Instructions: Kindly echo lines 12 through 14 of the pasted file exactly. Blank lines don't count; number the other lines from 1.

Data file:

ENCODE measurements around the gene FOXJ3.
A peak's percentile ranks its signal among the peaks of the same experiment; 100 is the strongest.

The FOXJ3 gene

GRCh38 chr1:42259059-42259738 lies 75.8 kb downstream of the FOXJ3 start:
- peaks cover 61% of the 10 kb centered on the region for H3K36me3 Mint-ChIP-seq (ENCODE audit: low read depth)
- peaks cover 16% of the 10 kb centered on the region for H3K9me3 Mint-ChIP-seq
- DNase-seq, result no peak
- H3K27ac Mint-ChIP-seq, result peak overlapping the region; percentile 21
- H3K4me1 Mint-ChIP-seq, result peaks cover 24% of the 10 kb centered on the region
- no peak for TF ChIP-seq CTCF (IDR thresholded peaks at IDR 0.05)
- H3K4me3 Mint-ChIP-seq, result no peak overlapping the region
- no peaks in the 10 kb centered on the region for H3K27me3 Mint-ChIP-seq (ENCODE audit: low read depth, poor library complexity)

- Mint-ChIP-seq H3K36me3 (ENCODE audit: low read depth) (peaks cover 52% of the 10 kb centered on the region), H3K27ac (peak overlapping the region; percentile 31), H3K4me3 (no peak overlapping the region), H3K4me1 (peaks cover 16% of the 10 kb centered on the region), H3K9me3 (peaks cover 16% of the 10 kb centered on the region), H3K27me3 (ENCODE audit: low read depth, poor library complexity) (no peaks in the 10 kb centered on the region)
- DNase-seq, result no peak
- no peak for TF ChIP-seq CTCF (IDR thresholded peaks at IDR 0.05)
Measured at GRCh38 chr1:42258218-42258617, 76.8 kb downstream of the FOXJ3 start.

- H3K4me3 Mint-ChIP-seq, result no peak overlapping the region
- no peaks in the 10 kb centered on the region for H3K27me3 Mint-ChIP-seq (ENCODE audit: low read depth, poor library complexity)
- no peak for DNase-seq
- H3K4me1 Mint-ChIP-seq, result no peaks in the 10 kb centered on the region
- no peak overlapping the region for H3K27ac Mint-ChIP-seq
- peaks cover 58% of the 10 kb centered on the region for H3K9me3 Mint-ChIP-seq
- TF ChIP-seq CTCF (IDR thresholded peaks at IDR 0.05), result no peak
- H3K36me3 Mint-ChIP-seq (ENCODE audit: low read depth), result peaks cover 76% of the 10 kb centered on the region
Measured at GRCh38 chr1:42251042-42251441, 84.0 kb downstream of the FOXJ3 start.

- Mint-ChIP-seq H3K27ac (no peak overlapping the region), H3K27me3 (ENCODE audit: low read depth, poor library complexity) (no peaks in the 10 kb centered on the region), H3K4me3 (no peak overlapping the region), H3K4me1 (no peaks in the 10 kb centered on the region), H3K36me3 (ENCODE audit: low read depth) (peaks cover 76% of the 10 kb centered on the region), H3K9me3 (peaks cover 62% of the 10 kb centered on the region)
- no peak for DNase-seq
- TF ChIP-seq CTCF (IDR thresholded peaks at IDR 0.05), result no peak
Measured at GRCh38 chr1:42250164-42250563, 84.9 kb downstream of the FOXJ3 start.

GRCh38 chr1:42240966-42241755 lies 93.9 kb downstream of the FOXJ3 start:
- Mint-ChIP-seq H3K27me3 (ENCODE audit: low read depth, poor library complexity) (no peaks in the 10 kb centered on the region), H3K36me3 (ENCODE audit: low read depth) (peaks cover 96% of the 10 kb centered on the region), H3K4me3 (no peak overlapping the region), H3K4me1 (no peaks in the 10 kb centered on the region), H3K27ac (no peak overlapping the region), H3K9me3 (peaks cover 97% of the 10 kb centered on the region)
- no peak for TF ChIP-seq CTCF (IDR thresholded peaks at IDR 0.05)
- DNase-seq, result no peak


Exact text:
- no peaks in the 10 kb centered on the region for H3K27me3 Mint-ChIP-seq (ENCODE audit: low read depth, poor library complexity)

- Mint-ChIP-seq H3K36me3 (ENCODE audit: low read depth) (peaks cover 52% of the 10 kb centered on the region), H3K27ac (peak overlapping the region; percentile 31), H3K4me3 (no peak overlapping the region), H3K4me1 (peaks cover 16% of the 10 kb centered on the region), H3K9me3 (peaks cover 16% of the 10 kb centered on the region), H3K27me3 (ENCODE audit: low read depth, poor library complexity) (no peaks in the 10 kb centered on the region)
- DNase-seq, result no peak